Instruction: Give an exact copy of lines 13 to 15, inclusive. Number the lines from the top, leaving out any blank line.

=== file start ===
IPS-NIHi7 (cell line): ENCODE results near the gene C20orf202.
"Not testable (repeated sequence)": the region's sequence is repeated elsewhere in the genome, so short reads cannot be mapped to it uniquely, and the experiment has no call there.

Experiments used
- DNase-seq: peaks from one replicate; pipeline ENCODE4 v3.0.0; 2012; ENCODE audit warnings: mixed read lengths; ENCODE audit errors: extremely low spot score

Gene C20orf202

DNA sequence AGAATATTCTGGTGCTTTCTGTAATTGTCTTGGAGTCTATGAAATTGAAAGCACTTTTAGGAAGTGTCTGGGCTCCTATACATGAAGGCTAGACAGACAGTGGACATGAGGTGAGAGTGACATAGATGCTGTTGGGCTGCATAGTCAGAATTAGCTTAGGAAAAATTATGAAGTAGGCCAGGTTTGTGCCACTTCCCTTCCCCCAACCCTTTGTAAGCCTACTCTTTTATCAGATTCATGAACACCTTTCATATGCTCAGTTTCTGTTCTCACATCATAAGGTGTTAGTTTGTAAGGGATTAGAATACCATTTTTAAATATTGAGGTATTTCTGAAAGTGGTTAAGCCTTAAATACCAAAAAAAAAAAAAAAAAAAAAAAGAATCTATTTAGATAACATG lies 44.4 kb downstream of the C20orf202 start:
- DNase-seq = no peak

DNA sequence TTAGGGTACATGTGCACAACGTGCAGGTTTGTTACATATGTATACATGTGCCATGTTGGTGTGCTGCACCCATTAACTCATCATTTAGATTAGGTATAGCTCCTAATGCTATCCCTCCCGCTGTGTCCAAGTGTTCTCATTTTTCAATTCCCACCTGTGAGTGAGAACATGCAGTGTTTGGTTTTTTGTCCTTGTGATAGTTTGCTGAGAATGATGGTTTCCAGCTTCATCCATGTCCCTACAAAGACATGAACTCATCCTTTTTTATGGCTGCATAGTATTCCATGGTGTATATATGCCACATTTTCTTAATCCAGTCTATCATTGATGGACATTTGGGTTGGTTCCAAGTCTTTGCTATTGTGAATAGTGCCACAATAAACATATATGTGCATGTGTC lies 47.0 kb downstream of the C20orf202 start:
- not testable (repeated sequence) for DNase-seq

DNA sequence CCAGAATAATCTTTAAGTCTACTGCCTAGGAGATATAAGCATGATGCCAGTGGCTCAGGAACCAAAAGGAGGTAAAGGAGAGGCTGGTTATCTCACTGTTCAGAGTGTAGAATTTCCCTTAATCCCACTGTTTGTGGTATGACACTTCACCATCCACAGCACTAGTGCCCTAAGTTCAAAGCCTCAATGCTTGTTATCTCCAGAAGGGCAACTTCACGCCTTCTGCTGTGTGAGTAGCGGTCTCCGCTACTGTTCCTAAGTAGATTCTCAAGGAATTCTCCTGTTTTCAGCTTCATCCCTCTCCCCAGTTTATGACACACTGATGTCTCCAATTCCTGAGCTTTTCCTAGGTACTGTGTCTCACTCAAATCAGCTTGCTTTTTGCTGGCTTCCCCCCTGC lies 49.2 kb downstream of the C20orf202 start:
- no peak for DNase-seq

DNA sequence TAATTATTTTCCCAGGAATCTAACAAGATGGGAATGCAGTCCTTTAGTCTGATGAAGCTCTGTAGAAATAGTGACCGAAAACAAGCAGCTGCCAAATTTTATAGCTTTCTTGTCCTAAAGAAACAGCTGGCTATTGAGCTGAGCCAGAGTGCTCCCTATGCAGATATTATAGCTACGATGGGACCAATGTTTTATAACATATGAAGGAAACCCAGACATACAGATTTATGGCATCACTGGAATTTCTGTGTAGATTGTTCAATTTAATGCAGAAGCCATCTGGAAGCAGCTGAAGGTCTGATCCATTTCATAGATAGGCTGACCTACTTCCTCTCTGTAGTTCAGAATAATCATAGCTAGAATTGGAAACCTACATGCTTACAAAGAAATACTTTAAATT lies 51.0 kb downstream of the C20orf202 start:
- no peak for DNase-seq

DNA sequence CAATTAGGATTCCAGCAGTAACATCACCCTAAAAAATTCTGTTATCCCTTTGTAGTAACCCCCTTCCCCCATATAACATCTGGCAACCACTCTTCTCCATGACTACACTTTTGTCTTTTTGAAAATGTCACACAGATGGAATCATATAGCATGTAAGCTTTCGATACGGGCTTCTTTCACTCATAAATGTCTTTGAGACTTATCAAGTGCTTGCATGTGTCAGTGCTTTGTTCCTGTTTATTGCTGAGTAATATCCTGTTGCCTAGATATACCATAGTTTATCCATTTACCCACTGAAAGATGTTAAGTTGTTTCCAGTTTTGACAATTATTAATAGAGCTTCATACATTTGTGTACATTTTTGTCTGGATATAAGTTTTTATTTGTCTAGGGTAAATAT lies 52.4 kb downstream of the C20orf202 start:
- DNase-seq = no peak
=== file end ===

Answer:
- no peak for DNase-seq

DNA sequence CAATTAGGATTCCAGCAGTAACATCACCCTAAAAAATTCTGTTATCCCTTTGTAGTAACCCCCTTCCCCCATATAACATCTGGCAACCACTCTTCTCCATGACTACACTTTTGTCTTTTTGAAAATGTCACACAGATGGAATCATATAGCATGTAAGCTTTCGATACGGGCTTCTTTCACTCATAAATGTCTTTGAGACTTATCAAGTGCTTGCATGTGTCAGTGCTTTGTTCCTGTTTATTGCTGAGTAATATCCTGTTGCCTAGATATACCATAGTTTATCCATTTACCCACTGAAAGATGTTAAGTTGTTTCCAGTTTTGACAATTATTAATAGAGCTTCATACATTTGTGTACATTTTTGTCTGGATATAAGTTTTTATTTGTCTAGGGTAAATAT lies 52.4 kb downstream of the C20orf202 start:
- DNase-seq = no peak